Clomiphene citrate is an oral medication commonly used for ovulation induction. It is typically taken for five consecutive days earlier in a woman’s cycle.
Approximately 80 percent of women who do not ovulate on their own will ovulate on clomiphene citrate. Women who do not spontaneously ovulate are often treated with up to six cycles of clomiphene citrate therapy.
Clomiphene citrate is often prescribed for couples with unexplained infertility. Intrauterine insemination (IUI) is often performed in conjunction with clomiphene citrate ovulation induction. In such situations, clomiphene citrate is typically prescribed for two to four months before consideration is given to more advanced therapies.
Infrequent side effects of clomiphene citrate include headache, visual changes, moodiness and hot flashes. Clomiphene citrate can thin the uterine lining, which may result in diminished uterine receptivity. Should the uterine lining be too thin, subsequent cycles use lower clomiphene citrate dosing. Clomiphene citrate can also dry up cervical mucus, a common indication for intrauterine insemination.
The risk of multiple pregnancies (twins or higher) is low with clomiphene citrate. Approximately seven to eight percent of pregnancies will be twins. Although triplets and quadruplet pregnancies have been reported with clomiphene citrate, the chance is extremely remote. Ovarian cysts may result from clomiphene citrate therapy, but typically resolve within one cycle.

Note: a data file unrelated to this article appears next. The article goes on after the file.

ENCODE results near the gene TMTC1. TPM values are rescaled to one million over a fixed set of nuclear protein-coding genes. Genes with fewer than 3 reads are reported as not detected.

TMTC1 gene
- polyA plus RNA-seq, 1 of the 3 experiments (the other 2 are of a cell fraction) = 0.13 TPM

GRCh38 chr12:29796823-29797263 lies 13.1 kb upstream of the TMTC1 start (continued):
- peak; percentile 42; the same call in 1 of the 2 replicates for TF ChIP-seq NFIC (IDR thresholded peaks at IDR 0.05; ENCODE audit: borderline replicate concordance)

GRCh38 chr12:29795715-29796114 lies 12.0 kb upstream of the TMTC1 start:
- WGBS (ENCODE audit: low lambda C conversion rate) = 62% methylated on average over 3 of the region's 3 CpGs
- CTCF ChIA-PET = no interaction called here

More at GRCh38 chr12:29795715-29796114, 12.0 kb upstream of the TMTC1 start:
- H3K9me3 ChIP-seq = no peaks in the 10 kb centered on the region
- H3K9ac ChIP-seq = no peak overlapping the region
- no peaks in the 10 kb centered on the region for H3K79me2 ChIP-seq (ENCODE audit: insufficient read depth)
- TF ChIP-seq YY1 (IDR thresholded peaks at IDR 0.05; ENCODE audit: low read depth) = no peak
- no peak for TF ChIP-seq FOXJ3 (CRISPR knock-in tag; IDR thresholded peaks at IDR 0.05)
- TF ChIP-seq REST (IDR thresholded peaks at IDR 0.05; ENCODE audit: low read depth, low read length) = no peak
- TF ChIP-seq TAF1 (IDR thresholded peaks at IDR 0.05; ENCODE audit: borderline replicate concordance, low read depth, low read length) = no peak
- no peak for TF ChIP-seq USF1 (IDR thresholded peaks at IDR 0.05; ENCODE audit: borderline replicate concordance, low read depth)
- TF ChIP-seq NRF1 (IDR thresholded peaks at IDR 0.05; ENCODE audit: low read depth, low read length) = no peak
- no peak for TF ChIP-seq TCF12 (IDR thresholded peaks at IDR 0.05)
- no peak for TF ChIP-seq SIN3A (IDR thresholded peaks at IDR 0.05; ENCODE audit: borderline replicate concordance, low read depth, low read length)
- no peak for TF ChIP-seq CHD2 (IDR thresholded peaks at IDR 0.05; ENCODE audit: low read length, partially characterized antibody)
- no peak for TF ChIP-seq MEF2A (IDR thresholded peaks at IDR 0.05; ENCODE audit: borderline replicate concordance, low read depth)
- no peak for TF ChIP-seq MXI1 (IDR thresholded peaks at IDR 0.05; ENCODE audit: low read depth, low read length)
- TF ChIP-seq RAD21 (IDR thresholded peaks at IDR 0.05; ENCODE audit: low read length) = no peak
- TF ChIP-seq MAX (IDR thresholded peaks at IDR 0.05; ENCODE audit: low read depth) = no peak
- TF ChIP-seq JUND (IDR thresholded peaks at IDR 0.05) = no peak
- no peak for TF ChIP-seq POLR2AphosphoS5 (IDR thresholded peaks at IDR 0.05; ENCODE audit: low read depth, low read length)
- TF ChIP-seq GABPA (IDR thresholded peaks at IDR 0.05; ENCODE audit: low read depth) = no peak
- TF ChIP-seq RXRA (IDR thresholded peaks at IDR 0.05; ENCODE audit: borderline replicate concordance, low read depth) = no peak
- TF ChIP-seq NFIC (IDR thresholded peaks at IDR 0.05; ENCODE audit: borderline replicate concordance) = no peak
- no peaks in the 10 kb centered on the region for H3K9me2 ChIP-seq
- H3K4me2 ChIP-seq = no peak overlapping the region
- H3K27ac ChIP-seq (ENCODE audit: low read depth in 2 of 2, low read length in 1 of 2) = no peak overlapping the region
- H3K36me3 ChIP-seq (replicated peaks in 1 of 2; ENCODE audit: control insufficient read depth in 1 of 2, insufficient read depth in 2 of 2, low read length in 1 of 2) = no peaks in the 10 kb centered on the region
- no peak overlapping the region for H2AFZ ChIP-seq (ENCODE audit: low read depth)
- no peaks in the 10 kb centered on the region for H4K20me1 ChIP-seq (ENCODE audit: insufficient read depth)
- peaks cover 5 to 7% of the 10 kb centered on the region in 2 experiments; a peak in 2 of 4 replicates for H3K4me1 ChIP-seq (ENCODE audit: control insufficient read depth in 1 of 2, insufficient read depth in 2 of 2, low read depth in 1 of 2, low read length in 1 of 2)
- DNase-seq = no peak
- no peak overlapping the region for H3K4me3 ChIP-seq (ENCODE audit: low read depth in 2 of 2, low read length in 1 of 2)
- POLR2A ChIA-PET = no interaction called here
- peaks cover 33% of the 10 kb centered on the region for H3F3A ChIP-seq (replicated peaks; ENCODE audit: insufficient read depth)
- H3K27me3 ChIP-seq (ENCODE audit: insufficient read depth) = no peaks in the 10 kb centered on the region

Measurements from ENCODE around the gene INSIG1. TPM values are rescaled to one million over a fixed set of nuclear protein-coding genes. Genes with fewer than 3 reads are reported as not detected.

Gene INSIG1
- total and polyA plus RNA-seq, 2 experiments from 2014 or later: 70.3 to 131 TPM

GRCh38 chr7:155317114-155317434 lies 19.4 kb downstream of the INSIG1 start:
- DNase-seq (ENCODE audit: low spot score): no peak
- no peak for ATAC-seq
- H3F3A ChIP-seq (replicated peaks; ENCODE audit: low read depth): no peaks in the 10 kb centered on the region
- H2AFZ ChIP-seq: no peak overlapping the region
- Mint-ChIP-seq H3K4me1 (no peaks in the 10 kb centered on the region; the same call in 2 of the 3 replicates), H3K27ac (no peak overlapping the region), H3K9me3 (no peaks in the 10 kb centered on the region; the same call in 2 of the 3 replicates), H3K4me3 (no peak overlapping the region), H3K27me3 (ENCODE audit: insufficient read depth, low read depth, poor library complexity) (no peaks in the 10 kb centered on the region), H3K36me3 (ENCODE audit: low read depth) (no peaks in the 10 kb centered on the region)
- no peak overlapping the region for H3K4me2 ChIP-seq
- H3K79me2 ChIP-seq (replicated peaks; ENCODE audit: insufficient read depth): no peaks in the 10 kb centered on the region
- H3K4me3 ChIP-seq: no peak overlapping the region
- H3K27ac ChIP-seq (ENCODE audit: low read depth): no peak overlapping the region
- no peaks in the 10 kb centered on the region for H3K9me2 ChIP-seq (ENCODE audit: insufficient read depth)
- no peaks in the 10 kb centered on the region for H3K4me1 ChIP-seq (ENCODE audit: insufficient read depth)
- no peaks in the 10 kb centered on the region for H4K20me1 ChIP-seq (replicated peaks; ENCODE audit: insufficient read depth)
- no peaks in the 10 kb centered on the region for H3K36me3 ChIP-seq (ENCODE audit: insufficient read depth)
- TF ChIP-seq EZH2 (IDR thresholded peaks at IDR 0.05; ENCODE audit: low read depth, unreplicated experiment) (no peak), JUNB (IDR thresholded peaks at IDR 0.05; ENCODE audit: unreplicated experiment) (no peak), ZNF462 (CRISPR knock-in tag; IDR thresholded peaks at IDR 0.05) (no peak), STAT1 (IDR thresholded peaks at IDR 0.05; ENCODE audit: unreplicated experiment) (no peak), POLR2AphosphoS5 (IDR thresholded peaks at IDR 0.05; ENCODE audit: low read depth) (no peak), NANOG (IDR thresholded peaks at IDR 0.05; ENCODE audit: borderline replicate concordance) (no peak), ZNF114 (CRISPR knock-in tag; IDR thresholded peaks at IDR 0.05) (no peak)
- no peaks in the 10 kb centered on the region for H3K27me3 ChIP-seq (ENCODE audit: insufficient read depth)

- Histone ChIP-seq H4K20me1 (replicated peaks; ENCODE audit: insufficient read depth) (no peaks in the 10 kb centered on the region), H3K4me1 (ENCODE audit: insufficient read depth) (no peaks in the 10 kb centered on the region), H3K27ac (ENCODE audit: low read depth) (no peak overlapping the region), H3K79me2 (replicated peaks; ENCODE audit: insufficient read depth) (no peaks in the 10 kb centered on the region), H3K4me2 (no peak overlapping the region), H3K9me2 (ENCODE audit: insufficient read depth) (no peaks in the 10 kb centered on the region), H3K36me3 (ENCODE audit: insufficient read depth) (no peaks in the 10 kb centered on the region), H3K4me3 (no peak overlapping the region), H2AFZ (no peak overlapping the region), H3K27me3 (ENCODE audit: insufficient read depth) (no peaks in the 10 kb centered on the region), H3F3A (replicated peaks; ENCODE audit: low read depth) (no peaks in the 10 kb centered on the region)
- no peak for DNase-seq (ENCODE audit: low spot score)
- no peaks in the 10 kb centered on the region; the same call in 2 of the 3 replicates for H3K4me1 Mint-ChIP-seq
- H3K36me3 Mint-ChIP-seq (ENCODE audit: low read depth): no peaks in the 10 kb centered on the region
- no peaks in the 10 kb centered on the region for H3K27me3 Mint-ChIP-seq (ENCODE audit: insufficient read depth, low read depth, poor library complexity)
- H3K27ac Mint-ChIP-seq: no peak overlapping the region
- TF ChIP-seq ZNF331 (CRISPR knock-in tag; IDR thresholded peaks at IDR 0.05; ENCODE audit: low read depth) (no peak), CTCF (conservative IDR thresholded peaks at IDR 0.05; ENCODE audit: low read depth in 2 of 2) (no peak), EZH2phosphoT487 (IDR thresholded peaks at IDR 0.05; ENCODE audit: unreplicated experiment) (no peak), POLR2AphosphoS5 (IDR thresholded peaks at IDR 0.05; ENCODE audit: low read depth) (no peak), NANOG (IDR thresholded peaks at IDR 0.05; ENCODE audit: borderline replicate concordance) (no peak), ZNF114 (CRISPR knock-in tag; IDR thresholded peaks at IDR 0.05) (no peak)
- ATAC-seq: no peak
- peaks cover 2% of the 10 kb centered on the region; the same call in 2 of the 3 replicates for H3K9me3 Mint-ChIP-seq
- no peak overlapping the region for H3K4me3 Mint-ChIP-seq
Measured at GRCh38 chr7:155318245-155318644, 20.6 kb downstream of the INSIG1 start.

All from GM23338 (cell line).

Injectable medication to trigger the release of the egg(s) is often used in conjunction with clomiphene citrate, including commonly prescribed medications such as Novarel, Ovidrel, Pregnyl and Profasi. Commonly prescribed clomiphene citrate medications include Clomid, Milophene and Serophene.
Fertility medications, such as follicle stimulating hormone (FSH), or a combination of FSH and luteinizing hormone (LH), allow women to safely produce multiple eggs during a single reproductive cycle. FSH and LH are known as gonadotropins.
These medications are typically used in conjunction with intrauterine insemination (IUI). FSH or FSH/LH medication is commonly started on the third day of a menstrual period and is continued for approximately 10 days. Ovarian response to medication is monitored with blood work and ultrasound while on medication, in order to individualize therapy. Most patients are seen in our office every two to three days during the course of therapy.
The majority of pregnancies from gonadotropin therapy are single babies. Twins occur in approximately 25 percent of pregnancy cycles. Multiple gestations, including triplets, quadruplets and quintuplets occur in fewer than five percent of pregnancies.
Frequent monitoring of the patient while taking injectable infertility medications is designed to maximize the likelihood of pregnancy while minimizing the risk of multiple pregnancy and hyperstimulation. Pregnancy rates with injectable FSH or FSH/LH and intrauterine insemination are as high as 20 percent per cycle. Most couples undergo two to four cycles of injectable FSH or FSH/LH therapy prior to moving on to in vitro fertilization (IVF).
Commonly prescribed injectable infertility medications include Follistim, Gonal-F and Menopur.
Injectable medication to trigger the release of the egg(s) is used in conjunction with gonadotropins. Commonly prescribed medications include Novarel, Ovidrel, Pregnyl and Profasi.
Please see examples for proper use of injectable medications provided by Freedom Fertility Pharmacy.